The Viennese waltz is a rotary dance where the dancers are constantly turning either in a clockwise ("natural") or anti-clockwise ("reverse") direction interspersed with non-rotating change steps to switch between the direction of rotation. A true Viennese waltz consists only of turns and change steps. Other moves such as the fleckerls, American-style figures and side sway or underarm turns are modern inventions.
The Foxtrot premiered in 1914, but gained popularity through the efforts of Vernon and Irene Castle, a husband-and-wife team of ballroom dancers and dance teachers who appeared on Broadway and in silent films early in the 20th century. The Castles are credited with giving the Foxtrot its signature grace and style, but it was dancer Arthur Murray who introduced the more modern version of the Foxtrot which imitates the positions of Tango. At its inception, the Foxtrot was originally danced to ragtime music. Today, the dance is customarily accompanied by the same big band music to which swing is also danced.
As with many dances, the Two Step was an evolution of a variety of dances, most notably the American Foxtrot and the Two Beat Waltz. Today, the Two Step is known as a traveling dance that combines a variety of complex patterns with lots of turning, and people are no longer confined to dancing it in one straight line.
American Tango, commonly referred to as Ballroom Tango, is a ballroom dance that has its roots based in Argentina, but branched away from its original Argentine roots by allowing European, American, Hollywood, and competitive influences into the style and execution of the dance. The present day ballroom tango is divided into two disciplines: American Style and International Style. Both styles may be found in social and competitive dances, but the International version is more globally accepted as a competitive style. Both styles share a common closed dance position, but the American style allows its practitioners to separate from closed position to execute open moves, like underarm turns, alternate hand holds, dancing apart, and side-by-side choreography.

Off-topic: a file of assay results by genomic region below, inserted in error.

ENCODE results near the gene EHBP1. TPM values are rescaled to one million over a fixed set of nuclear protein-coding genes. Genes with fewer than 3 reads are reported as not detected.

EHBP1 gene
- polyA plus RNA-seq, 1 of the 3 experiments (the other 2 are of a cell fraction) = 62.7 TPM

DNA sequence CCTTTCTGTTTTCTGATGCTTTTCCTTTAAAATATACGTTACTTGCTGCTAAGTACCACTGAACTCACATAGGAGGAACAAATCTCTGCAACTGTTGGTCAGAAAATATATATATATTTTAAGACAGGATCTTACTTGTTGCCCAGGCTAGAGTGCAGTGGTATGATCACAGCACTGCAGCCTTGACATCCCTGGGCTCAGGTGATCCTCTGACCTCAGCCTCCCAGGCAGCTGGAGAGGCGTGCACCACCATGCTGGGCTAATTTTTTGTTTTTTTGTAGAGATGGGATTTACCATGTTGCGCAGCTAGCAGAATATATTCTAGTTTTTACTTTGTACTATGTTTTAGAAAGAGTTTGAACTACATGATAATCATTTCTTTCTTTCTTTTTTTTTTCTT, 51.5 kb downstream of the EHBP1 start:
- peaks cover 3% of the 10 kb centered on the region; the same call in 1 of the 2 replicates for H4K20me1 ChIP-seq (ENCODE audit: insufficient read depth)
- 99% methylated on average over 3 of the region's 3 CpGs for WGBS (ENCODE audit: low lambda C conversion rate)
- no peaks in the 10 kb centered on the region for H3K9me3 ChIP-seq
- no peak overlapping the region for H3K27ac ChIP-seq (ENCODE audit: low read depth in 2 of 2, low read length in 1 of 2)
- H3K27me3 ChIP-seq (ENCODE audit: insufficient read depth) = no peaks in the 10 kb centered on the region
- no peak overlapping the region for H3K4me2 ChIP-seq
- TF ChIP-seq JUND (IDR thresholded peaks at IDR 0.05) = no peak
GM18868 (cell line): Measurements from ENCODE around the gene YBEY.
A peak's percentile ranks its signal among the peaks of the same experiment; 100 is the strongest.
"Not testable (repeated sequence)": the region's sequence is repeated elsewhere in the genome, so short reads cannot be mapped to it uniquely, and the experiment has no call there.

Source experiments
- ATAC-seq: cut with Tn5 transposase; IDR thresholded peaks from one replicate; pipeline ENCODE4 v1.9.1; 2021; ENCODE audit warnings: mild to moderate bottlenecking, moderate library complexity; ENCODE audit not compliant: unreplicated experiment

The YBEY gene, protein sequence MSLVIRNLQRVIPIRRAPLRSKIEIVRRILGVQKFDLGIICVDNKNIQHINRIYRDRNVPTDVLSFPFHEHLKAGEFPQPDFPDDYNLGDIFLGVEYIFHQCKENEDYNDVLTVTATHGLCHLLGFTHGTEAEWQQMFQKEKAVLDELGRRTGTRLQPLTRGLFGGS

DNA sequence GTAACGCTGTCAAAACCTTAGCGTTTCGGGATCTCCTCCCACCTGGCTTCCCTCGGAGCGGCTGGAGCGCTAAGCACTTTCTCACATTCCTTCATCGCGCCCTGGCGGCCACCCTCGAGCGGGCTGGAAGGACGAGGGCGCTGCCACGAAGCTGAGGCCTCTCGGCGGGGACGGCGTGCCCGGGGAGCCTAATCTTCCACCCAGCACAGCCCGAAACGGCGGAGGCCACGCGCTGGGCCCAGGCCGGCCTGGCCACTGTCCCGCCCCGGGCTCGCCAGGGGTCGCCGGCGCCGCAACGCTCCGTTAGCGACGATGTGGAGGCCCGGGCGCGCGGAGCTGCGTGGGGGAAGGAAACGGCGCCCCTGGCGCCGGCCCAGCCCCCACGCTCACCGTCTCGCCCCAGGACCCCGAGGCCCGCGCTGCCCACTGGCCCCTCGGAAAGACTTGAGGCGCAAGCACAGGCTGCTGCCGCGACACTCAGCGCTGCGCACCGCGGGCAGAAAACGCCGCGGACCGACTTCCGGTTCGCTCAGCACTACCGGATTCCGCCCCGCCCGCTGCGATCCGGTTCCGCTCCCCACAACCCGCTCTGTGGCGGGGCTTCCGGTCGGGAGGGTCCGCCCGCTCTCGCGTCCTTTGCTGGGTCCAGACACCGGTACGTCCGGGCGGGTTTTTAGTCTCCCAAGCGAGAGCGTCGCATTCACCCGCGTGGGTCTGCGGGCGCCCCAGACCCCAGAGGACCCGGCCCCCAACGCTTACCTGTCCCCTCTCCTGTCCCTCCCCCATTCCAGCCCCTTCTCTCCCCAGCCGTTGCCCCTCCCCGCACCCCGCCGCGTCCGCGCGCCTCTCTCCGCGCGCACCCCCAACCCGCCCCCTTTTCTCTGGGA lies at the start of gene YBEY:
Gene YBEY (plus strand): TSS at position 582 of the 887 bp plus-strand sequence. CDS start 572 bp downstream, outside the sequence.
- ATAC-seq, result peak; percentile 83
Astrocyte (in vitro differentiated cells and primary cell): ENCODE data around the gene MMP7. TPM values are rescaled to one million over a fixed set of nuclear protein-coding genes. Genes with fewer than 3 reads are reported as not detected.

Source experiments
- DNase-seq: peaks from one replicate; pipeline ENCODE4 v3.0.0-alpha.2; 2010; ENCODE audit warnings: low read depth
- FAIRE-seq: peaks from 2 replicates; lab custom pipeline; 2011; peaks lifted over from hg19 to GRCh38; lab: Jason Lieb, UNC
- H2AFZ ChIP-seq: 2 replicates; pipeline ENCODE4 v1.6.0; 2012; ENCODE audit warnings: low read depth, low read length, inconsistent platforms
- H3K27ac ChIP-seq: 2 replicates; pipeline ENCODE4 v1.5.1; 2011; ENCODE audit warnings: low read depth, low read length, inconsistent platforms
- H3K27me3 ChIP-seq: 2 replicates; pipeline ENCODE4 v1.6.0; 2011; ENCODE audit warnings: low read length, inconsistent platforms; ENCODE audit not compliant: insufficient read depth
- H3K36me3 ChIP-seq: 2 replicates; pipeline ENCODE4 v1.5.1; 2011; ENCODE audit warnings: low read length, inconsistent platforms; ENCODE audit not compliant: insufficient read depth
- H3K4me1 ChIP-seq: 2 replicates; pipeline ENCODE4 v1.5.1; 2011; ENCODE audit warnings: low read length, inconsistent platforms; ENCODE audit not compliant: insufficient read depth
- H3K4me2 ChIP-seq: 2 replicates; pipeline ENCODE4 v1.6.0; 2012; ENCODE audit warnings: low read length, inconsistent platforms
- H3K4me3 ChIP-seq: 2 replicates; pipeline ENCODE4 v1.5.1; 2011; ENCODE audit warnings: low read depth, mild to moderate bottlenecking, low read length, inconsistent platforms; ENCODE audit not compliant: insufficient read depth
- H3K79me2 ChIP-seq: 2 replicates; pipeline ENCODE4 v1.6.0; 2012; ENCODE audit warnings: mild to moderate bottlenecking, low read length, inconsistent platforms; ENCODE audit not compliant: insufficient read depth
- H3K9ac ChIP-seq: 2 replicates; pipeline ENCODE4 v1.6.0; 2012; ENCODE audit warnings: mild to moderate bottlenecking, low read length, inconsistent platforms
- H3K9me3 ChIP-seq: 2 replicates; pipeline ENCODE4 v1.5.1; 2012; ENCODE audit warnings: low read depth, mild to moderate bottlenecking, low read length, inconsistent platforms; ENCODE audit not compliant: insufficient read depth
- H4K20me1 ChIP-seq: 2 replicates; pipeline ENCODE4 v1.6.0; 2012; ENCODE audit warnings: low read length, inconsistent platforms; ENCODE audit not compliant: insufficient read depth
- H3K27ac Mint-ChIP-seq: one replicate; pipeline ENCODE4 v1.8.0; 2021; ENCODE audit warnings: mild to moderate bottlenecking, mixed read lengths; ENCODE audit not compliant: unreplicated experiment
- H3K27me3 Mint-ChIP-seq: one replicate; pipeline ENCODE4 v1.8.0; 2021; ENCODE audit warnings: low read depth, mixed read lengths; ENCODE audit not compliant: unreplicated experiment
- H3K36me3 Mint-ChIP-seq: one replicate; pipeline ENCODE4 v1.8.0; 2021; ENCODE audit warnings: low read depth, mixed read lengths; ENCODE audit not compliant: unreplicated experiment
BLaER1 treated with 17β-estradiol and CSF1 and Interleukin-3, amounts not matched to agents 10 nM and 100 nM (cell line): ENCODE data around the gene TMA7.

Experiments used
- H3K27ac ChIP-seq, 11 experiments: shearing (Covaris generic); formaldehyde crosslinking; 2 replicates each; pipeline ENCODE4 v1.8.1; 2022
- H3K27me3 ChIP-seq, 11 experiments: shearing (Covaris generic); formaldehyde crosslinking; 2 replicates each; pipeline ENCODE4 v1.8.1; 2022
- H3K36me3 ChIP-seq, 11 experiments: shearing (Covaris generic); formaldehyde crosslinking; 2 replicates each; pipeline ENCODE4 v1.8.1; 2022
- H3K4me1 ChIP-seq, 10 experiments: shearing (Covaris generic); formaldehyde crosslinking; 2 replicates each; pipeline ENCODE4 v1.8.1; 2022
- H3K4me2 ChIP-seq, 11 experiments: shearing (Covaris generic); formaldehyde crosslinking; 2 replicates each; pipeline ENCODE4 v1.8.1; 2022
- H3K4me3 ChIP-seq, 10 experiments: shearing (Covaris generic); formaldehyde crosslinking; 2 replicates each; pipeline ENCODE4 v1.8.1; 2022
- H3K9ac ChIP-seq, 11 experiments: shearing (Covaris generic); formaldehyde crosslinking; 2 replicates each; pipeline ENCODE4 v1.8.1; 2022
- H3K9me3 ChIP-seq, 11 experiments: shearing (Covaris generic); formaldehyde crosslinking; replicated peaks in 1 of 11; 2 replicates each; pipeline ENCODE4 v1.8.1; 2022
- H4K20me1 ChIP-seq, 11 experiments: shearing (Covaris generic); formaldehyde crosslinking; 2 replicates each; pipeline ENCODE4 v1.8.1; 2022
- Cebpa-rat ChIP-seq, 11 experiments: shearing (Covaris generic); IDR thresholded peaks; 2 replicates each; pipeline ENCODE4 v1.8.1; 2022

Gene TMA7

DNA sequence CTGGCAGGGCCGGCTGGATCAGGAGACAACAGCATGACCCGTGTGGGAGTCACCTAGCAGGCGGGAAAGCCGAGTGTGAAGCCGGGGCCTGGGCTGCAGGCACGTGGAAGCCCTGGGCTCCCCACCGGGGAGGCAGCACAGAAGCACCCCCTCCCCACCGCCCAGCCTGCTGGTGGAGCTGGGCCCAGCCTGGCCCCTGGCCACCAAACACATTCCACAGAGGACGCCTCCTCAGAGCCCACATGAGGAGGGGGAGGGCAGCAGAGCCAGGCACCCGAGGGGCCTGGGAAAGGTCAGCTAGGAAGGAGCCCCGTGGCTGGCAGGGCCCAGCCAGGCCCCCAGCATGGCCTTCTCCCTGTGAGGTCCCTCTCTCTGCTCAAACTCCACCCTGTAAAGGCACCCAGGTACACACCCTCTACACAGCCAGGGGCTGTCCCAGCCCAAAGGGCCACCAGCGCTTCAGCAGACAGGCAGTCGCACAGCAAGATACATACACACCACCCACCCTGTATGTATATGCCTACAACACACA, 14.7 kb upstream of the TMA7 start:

Argentine tango is danced in an embrace that can vary from very open, in which leader and follower connect at arms length, to very closed, in which the connection is chest-to-chest, or anywhere in between. Tango dance is essentially walking with a partner and the music. Dancing appropriately to the emotion and speed of a tango is extremely important to dancing tango. A good dancer is one who transmits a feeling of the music to the partner, leading them effectively throughout the dance.
The American Rhythm category includes dances that express flirtation, passion and Latin hip motion. Dances in this category are some of the most popular in our curriculum.
Salsa is a popular form of social dance that originated in the Caribbean. The movements of salsa have origins in Cuban Son, cha-cha-cha, mambo and other dance forms. The basic Salsa dance rhythm consists of taking three steps for every four beats of music. The odd number of steps creates the inherent syncopation to the Salsa dancing and ensures that it takes 8 beats of music to loop back to a new sequence of steps.
Mambo is a Latin dance of Cuba which was developed in the 1940s when the music genre of the same name became popular throughout Latin America. The original ballroom dance which emerged in Cuba and Mexico was related to the danzón, albeit faster and less rigid. In the United States, it replaced rhumba as the most fashionable Latin dance. Later on, with the advent of salsa and its more sophisticated dance, a new type of mambo dance including breaking steps was popularized in New York. This form received the name of "salsa on 2", "mambo on 2" or "modern mambo".